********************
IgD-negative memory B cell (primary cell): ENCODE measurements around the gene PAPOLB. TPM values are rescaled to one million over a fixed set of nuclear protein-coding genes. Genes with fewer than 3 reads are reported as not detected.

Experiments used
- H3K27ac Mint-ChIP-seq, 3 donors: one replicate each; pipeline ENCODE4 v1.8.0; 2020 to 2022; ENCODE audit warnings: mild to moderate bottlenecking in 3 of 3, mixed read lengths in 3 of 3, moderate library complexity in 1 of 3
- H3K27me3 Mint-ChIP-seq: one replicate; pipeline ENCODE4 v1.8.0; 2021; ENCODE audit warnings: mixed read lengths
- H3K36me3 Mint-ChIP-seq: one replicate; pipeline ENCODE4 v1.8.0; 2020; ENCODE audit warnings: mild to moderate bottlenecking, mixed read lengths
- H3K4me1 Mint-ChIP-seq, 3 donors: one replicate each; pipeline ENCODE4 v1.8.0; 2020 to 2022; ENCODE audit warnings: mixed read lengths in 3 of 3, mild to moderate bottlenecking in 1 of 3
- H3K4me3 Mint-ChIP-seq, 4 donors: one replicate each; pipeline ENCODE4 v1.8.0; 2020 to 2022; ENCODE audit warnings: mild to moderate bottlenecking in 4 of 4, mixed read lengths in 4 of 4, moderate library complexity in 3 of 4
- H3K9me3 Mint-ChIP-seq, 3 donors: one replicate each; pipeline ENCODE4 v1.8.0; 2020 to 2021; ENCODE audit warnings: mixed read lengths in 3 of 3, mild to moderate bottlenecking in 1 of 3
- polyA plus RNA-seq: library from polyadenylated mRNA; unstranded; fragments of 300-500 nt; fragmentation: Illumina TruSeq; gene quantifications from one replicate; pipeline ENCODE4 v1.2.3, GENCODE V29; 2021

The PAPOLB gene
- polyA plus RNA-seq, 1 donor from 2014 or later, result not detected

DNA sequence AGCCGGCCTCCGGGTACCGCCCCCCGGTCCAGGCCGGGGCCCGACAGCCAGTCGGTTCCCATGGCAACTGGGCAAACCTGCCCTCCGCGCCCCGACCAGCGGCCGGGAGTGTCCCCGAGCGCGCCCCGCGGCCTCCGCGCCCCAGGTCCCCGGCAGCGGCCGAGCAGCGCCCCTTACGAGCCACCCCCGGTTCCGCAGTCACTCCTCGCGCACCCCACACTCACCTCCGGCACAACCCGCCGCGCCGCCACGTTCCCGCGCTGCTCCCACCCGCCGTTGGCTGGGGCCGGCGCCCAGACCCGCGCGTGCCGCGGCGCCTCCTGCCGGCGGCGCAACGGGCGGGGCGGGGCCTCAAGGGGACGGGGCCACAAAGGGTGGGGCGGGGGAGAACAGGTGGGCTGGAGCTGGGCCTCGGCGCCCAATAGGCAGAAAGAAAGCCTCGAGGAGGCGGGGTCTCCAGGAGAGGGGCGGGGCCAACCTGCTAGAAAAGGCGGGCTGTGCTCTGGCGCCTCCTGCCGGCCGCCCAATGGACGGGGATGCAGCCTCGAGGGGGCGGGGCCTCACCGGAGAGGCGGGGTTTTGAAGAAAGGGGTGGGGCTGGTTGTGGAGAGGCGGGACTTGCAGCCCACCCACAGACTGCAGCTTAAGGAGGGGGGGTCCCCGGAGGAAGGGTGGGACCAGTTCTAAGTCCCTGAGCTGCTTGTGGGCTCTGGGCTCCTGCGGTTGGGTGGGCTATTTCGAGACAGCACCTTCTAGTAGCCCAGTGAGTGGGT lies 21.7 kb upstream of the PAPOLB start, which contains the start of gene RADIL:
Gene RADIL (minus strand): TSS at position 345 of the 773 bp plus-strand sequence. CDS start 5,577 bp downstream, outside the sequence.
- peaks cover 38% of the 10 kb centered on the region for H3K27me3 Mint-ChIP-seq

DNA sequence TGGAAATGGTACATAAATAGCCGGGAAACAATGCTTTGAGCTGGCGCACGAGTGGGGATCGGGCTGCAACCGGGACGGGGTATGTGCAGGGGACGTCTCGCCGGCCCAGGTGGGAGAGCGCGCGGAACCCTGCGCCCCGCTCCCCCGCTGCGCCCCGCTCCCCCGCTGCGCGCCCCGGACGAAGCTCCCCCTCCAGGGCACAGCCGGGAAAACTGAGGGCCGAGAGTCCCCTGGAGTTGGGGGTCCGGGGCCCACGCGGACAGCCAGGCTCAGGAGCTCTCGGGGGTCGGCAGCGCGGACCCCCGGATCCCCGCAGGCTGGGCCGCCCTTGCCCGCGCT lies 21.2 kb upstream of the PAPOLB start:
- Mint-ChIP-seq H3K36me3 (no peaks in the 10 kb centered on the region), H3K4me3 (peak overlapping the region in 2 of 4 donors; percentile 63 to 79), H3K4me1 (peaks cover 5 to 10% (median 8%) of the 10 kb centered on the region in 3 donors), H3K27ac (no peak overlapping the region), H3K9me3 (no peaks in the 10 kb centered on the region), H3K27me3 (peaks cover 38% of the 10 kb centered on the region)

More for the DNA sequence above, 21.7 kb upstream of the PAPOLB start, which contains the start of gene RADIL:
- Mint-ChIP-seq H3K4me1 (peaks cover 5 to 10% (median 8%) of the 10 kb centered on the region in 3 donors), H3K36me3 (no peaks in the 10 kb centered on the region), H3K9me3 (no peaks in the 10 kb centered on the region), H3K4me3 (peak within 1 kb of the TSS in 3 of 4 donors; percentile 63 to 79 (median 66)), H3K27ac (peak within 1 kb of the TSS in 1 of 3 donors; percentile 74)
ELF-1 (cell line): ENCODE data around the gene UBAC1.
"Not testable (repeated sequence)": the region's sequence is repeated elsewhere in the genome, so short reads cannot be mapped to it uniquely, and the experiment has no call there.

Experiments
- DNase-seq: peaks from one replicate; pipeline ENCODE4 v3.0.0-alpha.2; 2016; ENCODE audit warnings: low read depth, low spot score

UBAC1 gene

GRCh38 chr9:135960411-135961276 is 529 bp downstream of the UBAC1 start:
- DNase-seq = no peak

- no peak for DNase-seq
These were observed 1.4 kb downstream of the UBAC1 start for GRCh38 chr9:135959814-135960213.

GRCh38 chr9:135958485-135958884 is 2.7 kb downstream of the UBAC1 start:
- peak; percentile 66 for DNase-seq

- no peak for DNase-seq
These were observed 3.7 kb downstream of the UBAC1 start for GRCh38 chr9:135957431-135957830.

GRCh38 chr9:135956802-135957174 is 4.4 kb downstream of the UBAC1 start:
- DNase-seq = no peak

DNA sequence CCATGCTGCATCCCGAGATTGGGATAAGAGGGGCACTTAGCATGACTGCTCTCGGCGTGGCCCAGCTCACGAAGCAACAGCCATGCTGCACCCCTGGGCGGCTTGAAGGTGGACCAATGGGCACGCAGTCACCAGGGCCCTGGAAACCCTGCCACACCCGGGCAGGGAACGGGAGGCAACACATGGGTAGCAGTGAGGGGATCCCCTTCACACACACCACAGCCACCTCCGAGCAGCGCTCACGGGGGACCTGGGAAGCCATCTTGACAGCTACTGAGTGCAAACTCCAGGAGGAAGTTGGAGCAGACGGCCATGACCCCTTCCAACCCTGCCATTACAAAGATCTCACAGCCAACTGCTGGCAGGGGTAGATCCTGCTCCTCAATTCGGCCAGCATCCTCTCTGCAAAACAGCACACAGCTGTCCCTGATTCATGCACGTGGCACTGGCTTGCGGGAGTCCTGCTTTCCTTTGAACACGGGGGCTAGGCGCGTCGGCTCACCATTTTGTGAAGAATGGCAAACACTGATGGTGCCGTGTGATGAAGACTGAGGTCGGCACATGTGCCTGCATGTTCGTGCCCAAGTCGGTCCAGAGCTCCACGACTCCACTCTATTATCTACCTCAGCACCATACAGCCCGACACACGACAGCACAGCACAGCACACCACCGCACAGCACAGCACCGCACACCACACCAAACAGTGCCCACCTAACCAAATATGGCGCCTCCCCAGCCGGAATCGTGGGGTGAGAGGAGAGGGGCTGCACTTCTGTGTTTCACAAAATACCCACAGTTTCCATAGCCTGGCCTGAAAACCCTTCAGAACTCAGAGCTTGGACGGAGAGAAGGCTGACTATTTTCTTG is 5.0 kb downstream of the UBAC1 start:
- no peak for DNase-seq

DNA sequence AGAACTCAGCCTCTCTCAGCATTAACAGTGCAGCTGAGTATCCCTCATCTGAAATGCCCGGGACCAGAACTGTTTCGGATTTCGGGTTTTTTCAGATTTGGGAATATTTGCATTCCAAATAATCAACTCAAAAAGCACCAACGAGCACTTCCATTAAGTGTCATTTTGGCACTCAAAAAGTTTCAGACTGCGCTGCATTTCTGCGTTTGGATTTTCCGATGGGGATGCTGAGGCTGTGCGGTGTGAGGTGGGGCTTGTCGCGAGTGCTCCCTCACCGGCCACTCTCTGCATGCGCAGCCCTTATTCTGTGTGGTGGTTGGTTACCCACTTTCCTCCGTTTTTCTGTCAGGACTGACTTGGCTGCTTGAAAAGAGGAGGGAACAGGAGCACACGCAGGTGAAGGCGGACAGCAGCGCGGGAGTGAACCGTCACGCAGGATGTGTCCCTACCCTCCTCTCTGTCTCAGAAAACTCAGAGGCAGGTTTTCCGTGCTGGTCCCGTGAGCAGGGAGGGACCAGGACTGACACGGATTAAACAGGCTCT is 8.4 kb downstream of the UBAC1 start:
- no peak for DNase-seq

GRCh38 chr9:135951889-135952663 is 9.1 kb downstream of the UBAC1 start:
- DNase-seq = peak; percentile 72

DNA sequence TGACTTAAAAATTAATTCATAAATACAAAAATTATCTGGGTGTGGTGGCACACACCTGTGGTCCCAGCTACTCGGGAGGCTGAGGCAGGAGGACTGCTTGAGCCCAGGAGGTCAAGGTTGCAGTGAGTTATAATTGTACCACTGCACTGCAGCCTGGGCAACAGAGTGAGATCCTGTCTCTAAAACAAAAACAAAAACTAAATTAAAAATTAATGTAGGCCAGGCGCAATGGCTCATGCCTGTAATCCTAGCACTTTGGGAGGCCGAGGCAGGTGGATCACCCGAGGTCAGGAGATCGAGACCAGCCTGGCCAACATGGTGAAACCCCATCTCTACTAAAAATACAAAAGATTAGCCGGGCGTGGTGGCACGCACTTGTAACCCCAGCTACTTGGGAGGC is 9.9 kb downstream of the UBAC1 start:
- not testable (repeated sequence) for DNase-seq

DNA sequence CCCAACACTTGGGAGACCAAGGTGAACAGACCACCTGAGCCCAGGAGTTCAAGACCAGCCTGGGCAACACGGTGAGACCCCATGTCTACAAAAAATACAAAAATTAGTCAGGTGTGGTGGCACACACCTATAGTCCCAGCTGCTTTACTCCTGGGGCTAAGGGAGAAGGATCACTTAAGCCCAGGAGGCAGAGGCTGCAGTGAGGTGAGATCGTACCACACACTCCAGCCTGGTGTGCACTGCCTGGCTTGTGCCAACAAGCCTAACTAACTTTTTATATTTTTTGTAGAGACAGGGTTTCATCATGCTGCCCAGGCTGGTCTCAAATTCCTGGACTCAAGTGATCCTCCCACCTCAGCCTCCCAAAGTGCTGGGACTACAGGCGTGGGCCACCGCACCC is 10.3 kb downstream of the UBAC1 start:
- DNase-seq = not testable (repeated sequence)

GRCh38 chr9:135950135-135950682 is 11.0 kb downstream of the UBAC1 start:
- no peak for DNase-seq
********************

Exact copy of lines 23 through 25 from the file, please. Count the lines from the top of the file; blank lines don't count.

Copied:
UBAC1 gene

GRCh38 chr9:135960411-135961276 is 529 bp downstream of the UBAC1 start:
- DNase-seq = no peak